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congressional budget office, normal beings might say who cares. this is important, budget office came out today saying today, this afternoon, we are in the afternoon, release estimates, right, for the cost of that bill. that's really important, and i want to explain why that's important and actually going to let speaker pelosi explain why she thinks it's important. listen. >> as soon as we get the scrub information we can proceed with the managers amendment to proceed to a vote. on the new rules, the amendment, and then we will vote on the rule and then on the bill. those votes hopefully will take place later this afternoon. >> bottom line there, right? need to hear from the cbo then the votes can move forward according to the speaker. we still expect that to happen. right? far as we flow, 3:30, 3:00, the operating time? >> reporter: yes. and checking your phone seeing
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if you get the finished cbo score for the various committees. as we sat here talking one more score for the judiciary committee. apartment this point waiting for house ways and means committee that houses things like the child tax credit. we're start getting the pieces together here and head of the cbo said once you see the last committee's cbo report come in you will get the full holistic report. we're still on that timeline. they said preventionly these numbers would come by friday. obviously sitting here thursday afternoon, they seem like they're ahead of that schedule. it's an open question, though, now, how quickly the house will then be able to move on this. we heard from speaker pelosi earlier as she said hopefully there's a vote today. technically the house wasn't supposed to be in and vote tomorrow. of course, they could do that. pelosi said you're not leaving with thanksgiving without finishing it and sending to the senate. whether that means a vote late tonight, maybe this afternoon,
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potentially posh maybe even saturday is on the table. they wanted to get this over to the senate before thanksgiving. >> loose on timing. seems like the times is loose. >> reporter: it is. >> live from the hill. appreciate you. last hour, manhattan the district attorney cy vance vonnerating the two men convicted of killing malcolm x. these two spent decades in a maximum security prison in upstate new york. eventually got out, their reputations tarnished because always known at x's killers. bringing in msnbc's chief legal correspondent and host of "the beat" right here on msnbc. ari melber making a special late afternoon appearance. getting ready for his show. thank you for coming on to talk us through this. explain why cy vance exonerated these men. what evidence to support this decision? >> that's the big question. right? how could something this important related to such a prominent assassination of a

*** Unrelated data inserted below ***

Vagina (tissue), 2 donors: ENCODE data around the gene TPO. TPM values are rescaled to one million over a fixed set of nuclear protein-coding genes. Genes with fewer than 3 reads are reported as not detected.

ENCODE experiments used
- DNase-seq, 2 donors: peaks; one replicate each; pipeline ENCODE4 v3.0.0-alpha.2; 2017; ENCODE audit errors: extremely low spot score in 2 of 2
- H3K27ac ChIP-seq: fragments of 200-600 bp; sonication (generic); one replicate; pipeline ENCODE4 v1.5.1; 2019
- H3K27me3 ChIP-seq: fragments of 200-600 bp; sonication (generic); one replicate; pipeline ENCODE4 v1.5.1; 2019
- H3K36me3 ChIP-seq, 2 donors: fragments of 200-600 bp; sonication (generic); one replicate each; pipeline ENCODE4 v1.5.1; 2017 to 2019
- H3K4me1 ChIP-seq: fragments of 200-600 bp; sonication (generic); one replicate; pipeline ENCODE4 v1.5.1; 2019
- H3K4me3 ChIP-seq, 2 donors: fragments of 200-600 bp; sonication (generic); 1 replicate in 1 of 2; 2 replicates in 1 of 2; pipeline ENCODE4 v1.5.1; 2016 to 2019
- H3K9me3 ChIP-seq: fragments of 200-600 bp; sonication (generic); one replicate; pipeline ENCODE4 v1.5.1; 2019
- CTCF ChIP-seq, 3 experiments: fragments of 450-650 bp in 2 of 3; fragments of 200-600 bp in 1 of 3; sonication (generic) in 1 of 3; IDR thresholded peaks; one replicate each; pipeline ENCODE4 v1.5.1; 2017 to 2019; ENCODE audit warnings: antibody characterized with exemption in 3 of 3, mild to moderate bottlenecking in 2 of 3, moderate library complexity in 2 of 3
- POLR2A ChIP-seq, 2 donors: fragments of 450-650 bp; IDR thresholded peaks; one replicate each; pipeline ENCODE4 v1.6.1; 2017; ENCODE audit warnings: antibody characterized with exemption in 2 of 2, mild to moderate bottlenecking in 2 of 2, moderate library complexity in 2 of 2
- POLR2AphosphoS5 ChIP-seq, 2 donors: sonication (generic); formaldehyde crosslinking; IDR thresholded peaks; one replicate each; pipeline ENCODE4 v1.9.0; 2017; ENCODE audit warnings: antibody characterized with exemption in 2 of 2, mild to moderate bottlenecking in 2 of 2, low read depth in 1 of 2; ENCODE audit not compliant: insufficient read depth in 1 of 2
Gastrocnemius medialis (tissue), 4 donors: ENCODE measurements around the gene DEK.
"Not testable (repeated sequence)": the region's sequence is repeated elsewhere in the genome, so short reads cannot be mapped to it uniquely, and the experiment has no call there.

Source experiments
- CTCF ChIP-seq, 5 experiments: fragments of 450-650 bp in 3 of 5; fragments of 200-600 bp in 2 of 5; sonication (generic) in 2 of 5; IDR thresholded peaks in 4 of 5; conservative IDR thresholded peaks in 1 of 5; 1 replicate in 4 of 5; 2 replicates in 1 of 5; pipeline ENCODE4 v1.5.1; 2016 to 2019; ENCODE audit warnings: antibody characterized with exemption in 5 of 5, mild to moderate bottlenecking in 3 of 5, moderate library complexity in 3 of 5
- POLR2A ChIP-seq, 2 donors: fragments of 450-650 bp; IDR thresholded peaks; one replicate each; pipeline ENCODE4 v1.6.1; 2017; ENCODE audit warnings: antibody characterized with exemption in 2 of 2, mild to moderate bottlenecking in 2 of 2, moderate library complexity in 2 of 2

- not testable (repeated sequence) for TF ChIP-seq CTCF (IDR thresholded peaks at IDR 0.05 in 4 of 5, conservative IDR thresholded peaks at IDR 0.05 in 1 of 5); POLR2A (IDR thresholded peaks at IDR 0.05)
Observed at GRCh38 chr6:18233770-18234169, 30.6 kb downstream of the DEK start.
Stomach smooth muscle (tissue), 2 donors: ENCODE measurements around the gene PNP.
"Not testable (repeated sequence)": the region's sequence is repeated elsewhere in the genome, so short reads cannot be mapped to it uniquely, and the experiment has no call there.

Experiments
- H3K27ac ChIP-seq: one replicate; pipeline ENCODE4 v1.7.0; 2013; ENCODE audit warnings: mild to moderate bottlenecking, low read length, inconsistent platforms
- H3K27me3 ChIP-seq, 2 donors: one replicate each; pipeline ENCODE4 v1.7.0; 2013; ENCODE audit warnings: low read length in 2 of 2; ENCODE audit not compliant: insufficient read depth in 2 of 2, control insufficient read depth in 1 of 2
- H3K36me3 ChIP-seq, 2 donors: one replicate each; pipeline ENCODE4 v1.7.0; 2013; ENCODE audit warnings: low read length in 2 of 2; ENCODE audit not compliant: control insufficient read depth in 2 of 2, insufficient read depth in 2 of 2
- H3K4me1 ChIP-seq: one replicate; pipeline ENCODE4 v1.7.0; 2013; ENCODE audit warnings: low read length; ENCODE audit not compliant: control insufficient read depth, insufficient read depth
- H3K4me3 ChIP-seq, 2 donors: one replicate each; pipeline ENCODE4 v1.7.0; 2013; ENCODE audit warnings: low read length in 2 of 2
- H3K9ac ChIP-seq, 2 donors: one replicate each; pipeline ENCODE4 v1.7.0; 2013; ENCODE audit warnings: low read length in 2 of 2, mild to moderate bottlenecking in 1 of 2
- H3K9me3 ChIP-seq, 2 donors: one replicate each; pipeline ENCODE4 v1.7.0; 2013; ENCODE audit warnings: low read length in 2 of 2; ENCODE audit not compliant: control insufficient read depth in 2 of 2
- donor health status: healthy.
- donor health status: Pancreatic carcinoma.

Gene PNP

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civil rights leader take this long to get it right? the answer is, basically, external factors like pressure on the d.a.'s office and the evidence that was always there. starting with the evidence, the individual who did originally confess to this murder and also served and whose conviction is not vacated said on the trial he de it and the other two didn't. as far as the courts and american justice system has been concerned, a lot of this information and evidence was there. second, it was other evidence that would have helped these men now finally having their names cleared that prosecutors and the fbi withheld. that's wrong nap could even be technically illegal depending on details. some of that exculpatory information was withheld. finally, hallie, the reason this is happening in part has to do with journalism and's documentary filmmaking. there was a netflix documentary worked on, coming out and established that as well as other external criticism put the
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pressure on. a potential positive amidst this long and tough story at least public officials in government more concerned nowadays getting it right than covering it up. because of that, this is the outcome. >> what about the families of these men? a hard question to answer, ari, but is this justice or just accountability at this point to them? >> a hard question. i don't think most people directly involved would consider it justice. reading in the "new york times" a quote from the one living man exonerated saying, finally. but i think when you look at lives ruined, reputations, you said no your report, crushed. this is a small step. it is better than nothing. it was important for the justice and historical record. given the lives it affected, a small step this laid out. >> fair to say more tonight at 6:00 p.m. on this? >> yes. watching your coverage. a lot of legal stories going on